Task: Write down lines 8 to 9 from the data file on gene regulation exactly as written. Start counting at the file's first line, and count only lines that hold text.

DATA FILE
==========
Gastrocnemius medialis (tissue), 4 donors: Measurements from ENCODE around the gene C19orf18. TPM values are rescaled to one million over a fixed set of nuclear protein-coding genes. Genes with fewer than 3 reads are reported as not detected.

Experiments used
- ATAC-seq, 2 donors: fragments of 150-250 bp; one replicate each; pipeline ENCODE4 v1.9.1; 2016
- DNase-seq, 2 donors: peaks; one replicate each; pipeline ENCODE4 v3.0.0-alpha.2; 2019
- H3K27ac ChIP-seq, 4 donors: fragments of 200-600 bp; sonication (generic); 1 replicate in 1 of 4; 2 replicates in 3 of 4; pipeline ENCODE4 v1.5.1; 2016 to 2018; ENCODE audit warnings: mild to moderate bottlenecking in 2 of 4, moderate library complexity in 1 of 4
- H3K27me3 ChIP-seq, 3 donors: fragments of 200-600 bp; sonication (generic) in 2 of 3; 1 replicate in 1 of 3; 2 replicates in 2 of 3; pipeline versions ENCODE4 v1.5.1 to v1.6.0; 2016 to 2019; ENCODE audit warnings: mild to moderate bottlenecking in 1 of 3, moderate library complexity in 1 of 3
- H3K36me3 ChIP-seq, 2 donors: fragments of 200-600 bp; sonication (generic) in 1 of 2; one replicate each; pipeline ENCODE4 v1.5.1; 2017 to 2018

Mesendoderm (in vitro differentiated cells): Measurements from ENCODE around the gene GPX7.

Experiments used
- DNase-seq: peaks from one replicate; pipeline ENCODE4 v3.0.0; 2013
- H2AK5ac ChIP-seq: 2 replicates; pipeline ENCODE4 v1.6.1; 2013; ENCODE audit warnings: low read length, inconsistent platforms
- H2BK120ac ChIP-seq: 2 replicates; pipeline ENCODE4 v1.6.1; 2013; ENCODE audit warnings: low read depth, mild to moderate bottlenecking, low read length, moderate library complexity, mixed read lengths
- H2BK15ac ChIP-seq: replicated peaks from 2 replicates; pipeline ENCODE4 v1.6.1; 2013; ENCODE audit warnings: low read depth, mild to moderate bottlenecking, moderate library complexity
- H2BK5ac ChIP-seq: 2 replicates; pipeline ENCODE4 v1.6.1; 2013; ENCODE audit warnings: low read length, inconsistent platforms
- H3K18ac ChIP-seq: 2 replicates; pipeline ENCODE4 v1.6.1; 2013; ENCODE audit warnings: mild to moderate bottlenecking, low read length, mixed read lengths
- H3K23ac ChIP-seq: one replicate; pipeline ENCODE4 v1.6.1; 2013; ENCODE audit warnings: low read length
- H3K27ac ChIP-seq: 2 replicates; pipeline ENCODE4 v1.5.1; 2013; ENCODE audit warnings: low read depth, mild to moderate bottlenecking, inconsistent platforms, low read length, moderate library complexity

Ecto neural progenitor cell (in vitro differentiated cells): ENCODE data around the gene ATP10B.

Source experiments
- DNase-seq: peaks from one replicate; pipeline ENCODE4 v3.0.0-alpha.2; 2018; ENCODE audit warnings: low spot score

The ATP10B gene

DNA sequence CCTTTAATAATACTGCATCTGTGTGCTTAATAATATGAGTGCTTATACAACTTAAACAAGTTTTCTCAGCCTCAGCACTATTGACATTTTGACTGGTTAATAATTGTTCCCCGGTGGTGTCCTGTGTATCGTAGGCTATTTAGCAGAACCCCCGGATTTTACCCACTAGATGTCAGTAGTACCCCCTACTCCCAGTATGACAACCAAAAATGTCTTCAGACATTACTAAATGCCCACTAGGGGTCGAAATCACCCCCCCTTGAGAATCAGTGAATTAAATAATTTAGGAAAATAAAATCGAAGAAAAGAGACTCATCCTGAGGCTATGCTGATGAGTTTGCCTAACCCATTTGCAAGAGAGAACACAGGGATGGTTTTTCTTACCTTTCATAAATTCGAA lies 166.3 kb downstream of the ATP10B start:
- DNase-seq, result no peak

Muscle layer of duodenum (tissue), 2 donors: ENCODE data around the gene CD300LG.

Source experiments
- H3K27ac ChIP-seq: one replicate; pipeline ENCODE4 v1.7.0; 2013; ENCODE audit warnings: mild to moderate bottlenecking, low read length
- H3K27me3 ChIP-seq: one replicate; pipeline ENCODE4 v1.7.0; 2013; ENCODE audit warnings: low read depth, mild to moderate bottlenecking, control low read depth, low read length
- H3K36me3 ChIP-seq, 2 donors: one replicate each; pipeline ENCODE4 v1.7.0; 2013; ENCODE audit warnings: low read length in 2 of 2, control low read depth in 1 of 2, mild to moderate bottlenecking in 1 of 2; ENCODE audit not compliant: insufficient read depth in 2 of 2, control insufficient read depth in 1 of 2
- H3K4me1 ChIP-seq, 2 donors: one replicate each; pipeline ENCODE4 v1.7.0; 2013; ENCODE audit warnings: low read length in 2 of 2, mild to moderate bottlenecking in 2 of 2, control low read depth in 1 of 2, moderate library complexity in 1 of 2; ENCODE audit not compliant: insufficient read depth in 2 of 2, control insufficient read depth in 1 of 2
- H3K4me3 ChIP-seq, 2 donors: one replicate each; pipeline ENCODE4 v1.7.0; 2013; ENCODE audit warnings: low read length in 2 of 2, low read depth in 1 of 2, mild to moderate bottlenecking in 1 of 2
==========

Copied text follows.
Mesendoderm (in vitro differentiated cells): Measurements from ENCODE around the gene GPX7.

Experiments used